Subunit Spotlight: Quebec Student Subunit
If there was a decent metaphor connecting boxing and AFS Student Subunits, the Quebec Student Subunit would be among the best pound-for-pound fighters in the game today. Perhaps, a better metaphor would high relate growth rates and theoretical maximum length parameters to the Subunit — which includes students from across Quebec with McGill and Concordia Universities in Montreal constituting the majority of members — but who comes to a blog post to be reminded of population dynamics. Point is, the Subunit, formed in 2018, provided their members with awesome opportunities before everything went virtual and have continued to host wonderful events for not only Quebec students, but often for Atlantic International Chapter or AFS as a whole.
In the mystical pre-COVID times, the subunit met regularly and often hosted guest speakers, such as Dr. Pedro Peres-Neto from Concordia University and the tandem of Dr. Steve Sutton and Charles Cusson from the Atlantic Salmon Federation. When not hosting guest speakers, students within the subunit would often talk about their research or experiences in the field. In one such talk, former subunit president Maddy Murray talked about her experiences during a summer internship at Seafood Watch. The Subunit also met up with students from across Canada’s southern border and held an ice-fishing trip at Lake Memphremagog with members of the University of New Hampshire Student Subunit.
Like many of us have experienced with our own subunits, the Quebec Subunit had to adapt to the challenges of COVID-19 and find a way to still have energizing meetings. As Quebec Subunit President Brian Gallagher put it, “… we want to get our student body as involved and excited about fish and fisheries as possible …” but this objective has traveled far beyond the members of the Quebec Subunit as they often invite students from across AFS to join them. Last July, as part of an Atlantic International Chapter series, the Subunit hosted a conference involving talks from graduate students and a keynote presentation by Dr. Olivier Morrissette from the Quebec Ministry of Forestry, Wildlife and Parks. Then, in November, they hosted a virtual career panel, featuring speakers tuned in from British Columbia, Virginia and Hawaii, which was advertised far and wide. “One of the upsides of having everything be virtual is that we can invite speakers and listeners from basically anywhere … so it’s been nice to be able to learn how to take advantage of that as a subunit”, said Brian, choosing to focus on the benefits of virtual meetings instead of the negatives.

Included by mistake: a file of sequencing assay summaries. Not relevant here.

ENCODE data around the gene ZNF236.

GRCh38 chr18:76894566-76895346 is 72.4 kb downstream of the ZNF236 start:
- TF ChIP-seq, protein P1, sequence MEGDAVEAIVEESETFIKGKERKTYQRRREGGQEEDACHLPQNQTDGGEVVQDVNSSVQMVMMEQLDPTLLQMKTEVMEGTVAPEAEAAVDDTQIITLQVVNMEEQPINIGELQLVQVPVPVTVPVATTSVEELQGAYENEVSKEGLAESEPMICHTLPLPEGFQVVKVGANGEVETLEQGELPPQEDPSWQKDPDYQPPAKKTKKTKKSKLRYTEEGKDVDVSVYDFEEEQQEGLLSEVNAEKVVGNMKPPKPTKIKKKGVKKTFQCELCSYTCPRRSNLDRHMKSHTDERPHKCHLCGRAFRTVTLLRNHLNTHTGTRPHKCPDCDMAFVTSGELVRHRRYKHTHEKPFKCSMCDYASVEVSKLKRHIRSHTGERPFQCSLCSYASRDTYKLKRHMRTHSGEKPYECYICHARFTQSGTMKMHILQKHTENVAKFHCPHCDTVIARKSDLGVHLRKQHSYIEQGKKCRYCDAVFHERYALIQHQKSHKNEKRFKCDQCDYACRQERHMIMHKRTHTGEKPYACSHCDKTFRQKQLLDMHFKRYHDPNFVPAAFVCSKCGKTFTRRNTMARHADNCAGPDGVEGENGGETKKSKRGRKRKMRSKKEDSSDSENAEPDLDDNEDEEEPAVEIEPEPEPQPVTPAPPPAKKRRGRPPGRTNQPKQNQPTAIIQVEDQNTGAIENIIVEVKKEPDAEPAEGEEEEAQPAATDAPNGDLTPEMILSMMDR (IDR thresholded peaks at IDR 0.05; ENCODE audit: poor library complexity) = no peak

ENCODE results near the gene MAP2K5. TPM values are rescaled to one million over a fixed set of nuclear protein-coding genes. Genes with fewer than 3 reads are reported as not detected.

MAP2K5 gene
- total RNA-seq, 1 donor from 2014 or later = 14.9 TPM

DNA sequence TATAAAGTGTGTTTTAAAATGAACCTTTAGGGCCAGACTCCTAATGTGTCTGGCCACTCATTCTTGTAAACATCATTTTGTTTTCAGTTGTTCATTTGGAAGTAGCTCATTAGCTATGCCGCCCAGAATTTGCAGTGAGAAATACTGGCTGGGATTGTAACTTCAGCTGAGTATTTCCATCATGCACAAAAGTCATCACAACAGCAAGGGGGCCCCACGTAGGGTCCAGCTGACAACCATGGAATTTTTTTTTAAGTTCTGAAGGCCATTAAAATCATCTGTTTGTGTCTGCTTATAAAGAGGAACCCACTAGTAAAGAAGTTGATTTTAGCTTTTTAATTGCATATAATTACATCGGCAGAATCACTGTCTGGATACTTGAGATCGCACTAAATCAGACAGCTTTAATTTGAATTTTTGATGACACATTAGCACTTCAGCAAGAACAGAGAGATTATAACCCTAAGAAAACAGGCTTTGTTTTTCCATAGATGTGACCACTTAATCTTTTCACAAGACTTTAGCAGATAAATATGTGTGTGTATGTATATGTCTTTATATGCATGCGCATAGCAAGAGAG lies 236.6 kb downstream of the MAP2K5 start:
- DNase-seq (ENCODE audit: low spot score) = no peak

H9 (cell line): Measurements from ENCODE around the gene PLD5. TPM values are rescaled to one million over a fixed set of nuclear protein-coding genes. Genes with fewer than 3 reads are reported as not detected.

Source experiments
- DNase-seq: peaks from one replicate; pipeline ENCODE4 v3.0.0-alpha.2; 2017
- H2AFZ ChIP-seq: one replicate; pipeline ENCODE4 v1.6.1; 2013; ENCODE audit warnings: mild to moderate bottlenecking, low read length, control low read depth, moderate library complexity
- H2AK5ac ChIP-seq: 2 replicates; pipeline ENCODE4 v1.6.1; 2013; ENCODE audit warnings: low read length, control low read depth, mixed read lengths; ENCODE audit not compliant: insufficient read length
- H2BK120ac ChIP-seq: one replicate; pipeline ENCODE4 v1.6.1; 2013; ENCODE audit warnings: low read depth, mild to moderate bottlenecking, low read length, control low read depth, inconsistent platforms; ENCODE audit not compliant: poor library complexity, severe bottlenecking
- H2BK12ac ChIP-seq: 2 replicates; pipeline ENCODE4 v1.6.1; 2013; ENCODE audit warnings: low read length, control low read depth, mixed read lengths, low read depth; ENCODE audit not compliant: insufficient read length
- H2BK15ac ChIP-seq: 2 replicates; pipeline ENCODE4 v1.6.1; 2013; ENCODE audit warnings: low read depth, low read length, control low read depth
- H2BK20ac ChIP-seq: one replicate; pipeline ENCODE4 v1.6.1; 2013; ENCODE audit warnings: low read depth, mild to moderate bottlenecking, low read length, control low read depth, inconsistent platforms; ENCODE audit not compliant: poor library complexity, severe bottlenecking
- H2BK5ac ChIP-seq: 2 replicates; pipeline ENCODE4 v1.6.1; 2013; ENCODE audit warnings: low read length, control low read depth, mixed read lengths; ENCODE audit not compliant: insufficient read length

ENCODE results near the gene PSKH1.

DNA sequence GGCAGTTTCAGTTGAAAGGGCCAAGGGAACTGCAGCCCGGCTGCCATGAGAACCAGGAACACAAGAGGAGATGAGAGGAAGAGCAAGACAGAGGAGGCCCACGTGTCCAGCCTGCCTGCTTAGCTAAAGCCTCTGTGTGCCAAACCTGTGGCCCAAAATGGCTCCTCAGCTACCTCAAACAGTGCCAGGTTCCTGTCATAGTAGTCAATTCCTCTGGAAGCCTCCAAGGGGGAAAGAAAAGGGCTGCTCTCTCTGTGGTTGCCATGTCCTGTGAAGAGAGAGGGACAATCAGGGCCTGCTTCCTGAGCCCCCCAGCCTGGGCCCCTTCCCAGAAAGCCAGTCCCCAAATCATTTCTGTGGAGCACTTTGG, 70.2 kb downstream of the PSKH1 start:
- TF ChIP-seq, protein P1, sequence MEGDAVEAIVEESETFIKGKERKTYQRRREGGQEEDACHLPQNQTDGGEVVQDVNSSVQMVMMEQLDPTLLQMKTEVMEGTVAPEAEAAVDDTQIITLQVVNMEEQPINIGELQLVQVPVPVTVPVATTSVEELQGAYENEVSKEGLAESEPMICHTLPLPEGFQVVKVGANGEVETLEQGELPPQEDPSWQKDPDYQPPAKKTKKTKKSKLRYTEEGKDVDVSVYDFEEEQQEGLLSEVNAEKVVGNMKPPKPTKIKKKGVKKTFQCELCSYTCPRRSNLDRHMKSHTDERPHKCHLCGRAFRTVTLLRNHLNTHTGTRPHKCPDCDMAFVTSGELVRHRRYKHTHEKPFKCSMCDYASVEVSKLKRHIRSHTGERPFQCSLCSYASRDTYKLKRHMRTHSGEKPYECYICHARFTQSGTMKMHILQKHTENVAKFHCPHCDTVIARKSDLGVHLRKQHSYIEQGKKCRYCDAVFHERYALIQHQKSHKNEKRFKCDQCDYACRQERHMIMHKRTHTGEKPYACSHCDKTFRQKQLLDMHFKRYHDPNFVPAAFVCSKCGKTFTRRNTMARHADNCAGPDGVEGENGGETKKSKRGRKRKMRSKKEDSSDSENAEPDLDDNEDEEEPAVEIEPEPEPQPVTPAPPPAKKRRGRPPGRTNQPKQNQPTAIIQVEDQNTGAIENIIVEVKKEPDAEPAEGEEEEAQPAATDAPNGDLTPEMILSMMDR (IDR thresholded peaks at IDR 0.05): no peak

Their latest large event was enjoyed by the entirety of AFS when they hosted New York Times bestselling author Paul Greenberg, author of Four Fish: The Future of the Last Wild Food, American Catch: The Fight for our Local Seafood, and The Omega Principle: Seafood and the Quest for a Long Life and a Healthier Planet., for the March 2021 AFS Webinar. To watch a recording of the webinar, titled, “The Omega Principle: Seafood and the quest for long life and a healthier planet”, visit: https://fisheries.org/2021/03/webinar-recording-the-omega-principle-seafood-and-the-quest-for-long-life-and-a-healthier-planet/.
Brian made sure to mention that without the members of the executive team that none of these events would be possible, so shout-out to Shannon Clarke (Graduate Representative), Gabrielle Nessel (Secretary), Daniel Chechile (Treasurer and Undergraduate Representative), Tim Law and Raina Fan (Social Media Officers). Back to the introduction metaphor, it takes a whole gym to train for a boxing title or a large enough sample size to determine growth – like I said, I’m not great with metaphors. Either way, the Quebec Student Subunit is sharing the glory — or the surplus biomass production(?) — with students from across AFS. Make sure to keep an eye out for whatever wonderful event the Quebec Student Subunit plans next.